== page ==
When a game such as Mass Effect Andromeda is released it is something special. The franchise brings so many expectations from a rabid fanbase that we feel a traditional review wouldn’t do the game justice. So we have decided to give you all some personal stories of our time with the latest Mass Effect, stories that highlight our loves and our dislikes from our time with the game. Welcome to Player 2’s Adventures in Andromeda
Adventures in Andromeda – Riding in Style
When you’re making your way through the depths of space you’re going to be in desperate need of vehicles that will efficiently get you from point to point. In the original Mass Effect trilogy we were introduced to the Mako and of course the SSV Normandy. The Normandy was an iconic ship that when paired with the Mass Relays allowed Commander Shepard to traverse the galaxy in next to no time at all. The Normandy was a beloved part of the franchise, and with thanks to those who lived in it as well as the many secrets concealed within, it felt like another character in your adventure, not just the means to an end.
The Mako on the other hand was supposed to be the all-terrain vehicle that enabled your team to cross nasty planet surfaces quickly; but ultimately it was a clunky, bumper-car that never really responded in the way you wanted it to. The Mako was so bad that when Mass Effect 2 rolled along, it was left to build rust and gather dust in a storage garage somewhere – and many a Mass Effect player rejoiced. Deep down though we always held a hope that Bioware would revisit the concept of the Mako, make improvements and give us some 4-6 wheeled fun in future games and while the Mako was never sighted again in the original trilogy, its legacy now lives on in Andromeda.
It took only a couple of hours of adventuring in Andromeda before you assumed control of the Tempest and begin zipping from planet to planet, deriving the same satisfying feeling from it as you did the Normandy. The Tempest has the same impressive personality that the Normandy did, the vessel is full of life, the crew living there are full of energy, while there’s a tonne to explore and uncover. The Tempest made the same hairs on the back of my neck stand up that the Normandy once did, and it’s a thrill to be at the helm of such a splendid aircraft. Shortly after that, your adventure takes you to the sandstorm swept, radiation soaked plains of Eos, where you’ll get your first experience with the Nomad – the new and improved Mako.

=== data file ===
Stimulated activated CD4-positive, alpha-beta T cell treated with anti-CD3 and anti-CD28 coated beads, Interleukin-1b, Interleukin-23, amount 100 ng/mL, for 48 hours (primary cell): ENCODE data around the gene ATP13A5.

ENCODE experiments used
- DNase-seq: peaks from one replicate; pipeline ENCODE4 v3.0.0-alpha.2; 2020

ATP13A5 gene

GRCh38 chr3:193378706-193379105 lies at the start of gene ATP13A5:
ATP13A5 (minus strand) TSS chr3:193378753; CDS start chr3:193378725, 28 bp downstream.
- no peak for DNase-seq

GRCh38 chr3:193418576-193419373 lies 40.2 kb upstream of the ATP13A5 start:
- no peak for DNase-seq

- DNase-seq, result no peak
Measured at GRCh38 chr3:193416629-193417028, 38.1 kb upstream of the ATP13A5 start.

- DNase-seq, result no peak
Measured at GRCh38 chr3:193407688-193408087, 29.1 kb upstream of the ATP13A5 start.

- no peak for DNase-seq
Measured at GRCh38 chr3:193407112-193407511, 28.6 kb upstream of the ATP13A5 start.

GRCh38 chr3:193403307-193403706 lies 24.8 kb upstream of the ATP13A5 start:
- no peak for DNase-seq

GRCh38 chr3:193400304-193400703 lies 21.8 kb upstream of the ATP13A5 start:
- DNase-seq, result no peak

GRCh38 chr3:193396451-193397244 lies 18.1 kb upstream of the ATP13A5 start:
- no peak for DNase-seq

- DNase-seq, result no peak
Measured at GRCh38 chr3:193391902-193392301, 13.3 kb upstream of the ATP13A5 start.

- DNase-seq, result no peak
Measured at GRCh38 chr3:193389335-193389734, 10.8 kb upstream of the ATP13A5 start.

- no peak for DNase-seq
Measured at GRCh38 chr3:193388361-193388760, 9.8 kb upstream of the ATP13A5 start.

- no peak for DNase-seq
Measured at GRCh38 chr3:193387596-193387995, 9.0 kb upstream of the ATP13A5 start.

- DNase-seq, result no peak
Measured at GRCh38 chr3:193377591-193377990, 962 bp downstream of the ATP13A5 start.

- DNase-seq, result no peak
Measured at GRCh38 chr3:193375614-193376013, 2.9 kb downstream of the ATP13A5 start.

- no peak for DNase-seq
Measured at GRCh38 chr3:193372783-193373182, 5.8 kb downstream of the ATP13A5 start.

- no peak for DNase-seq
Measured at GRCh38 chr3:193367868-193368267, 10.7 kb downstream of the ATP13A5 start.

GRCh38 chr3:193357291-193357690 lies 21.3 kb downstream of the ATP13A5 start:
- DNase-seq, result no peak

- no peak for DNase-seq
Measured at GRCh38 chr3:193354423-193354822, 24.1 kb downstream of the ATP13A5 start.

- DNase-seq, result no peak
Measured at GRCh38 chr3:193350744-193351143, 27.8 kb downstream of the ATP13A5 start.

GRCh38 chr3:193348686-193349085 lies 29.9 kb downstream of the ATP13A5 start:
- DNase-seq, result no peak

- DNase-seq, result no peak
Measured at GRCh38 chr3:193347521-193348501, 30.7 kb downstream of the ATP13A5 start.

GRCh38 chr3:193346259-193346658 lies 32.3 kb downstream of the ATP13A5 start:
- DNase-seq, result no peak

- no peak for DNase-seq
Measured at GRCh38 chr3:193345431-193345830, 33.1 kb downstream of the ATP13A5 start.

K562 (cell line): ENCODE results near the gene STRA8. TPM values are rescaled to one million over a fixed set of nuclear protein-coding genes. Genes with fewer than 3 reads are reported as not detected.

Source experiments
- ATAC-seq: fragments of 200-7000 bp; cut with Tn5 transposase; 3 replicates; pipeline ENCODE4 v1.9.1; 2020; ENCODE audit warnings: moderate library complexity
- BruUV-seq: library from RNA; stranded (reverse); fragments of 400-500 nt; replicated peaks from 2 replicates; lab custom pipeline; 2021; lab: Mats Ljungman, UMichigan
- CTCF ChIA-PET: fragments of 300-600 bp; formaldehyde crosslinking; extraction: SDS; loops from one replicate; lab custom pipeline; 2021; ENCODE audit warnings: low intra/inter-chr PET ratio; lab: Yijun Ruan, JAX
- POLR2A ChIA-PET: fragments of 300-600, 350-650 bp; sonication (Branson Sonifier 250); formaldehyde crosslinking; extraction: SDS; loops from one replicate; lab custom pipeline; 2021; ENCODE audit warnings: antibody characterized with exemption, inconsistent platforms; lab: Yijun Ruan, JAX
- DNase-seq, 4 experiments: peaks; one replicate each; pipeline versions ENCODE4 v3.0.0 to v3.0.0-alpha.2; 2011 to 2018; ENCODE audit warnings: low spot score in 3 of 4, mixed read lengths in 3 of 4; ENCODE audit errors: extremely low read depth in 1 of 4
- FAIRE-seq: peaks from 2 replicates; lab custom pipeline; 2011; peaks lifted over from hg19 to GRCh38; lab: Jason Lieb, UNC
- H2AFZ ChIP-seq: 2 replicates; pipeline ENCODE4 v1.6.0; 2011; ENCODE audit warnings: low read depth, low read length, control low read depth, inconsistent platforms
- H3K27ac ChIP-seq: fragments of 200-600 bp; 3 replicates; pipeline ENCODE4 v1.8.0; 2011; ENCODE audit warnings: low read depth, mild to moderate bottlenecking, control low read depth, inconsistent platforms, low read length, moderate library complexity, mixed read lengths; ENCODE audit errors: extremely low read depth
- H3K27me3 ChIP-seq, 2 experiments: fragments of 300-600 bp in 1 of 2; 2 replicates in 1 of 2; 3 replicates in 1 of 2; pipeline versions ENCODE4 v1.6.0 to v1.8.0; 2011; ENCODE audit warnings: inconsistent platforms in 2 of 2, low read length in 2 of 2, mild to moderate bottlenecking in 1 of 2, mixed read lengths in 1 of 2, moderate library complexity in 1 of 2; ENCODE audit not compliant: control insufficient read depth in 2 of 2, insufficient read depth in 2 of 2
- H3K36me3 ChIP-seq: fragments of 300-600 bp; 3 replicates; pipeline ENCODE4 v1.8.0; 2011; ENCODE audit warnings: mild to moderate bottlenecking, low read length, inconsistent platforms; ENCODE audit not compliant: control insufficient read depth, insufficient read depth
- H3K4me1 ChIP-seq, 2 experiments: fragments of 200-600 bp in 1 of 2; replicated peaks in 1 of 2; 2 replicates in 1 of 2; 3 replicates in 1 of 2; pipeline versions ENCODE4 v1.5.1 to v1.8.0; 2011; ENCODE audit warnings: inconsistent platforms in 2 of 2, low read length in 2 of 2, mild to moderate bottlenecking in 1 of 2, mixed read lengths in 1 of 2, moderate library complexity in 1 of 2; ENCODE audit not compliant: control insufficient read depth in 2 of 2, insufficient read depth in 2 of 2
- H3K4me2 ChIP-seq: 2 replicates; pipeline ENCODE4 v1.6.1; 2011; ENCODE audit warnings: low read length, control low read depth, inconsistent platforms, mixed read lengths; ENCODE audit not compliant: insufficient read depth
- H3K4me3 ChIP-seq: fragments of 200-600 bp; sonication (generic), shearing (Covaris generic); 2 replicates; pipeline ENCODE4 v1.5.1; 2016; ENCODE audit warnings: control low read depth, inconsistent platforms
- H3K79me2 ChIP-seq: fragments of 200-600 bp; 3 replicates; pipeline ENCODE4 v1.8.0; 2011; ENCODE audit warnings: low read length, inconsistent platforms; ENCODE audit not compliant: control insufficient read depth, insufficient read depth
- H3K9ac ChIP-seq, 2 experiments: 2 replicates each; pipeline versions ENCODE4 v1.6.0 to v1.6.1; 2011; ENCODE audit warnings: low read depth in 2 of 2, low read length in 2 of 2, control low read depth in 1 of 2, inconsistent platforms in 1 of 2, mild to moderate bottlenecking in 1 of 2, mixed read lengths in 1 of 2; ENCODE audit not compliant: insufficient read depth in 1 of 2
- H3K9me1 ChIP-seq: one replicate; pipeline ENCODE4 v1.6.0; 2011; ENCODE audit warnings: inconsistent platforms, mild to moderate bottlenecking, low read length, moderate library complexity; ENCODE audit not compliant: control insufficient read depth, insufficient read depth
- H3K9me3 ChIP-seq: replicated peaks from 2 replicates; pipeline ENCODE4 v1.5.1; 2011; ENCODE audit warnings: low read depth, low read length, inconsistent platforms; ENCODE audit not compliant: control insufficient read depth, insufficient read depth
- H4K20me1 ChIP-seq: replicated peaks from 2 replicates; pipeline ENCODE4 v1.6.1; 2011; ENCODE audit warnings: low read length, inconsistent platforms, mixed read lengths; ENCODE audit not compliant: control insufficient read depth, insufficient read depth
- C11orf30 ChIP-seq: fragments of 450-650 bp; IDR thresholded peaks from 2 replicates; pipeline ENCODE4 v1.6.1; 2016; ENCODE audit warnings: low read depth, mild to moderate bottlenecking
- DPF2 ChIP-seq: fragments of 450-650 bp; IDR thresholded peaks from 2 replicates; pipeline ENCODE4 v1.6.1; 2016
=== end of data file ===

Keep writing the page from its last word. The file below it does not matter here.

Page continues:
I was immediately struck by how much better it feels to handle the Nomad. There was greater depth to the controls and while it still handled quite loosely, there are a number of different features present that allowed you to traverse any environment with the greatest ease. In my first test of the Nomand, I slammed the pedal to the metal to put it through its paces – tick – the Nomad took all that I threw at it with nary a concern. I went and hunted down some tighter paths that would force me to drive with a great deal of precision if I wanted to survive – tick – there was enough nuance to the controls, and you could quite easily manage the acceleration of it to ensure you never overshot your target. Most importantly though for any prospective bush bashers, the Nomad is equipped to tackle a range of different environments thanks to the ability to flick from 4WD (Four Wheel Drive) to 6WD (Six Wheel Drive). In 4WD the Nomad will handle just as I’ve previously spoken of – it’s zippy, handles well and can turn on a dime, however in the case of 6WD, top speed is much slower, it’s a speed that allows for the driver to easier address some of those more narrow pathways. 6WD also enables you to ascend steeper paths that would be out of reach if you remained in the default 4WD mode.
I’m not typically a driving game enthusiast, in fact, the most interest I’ve shown in driving in video games has been in the Mario Kart franchise. It cannot be stressed enough how obvious it is that Bioware has reflected on the positives and negatives aspects of the original Mako, and pulled on all the right strings to ensure that the Nomad ticks all the boxes. It’s obvious to even someone like myself, with such a limited knowledge of, and ability with, vehicles in games, that the Nomad is an enormous step forward, and I for one, dread any potential future Mass Effect where the Nomad, or another vehicular equivalent is not along for the ride.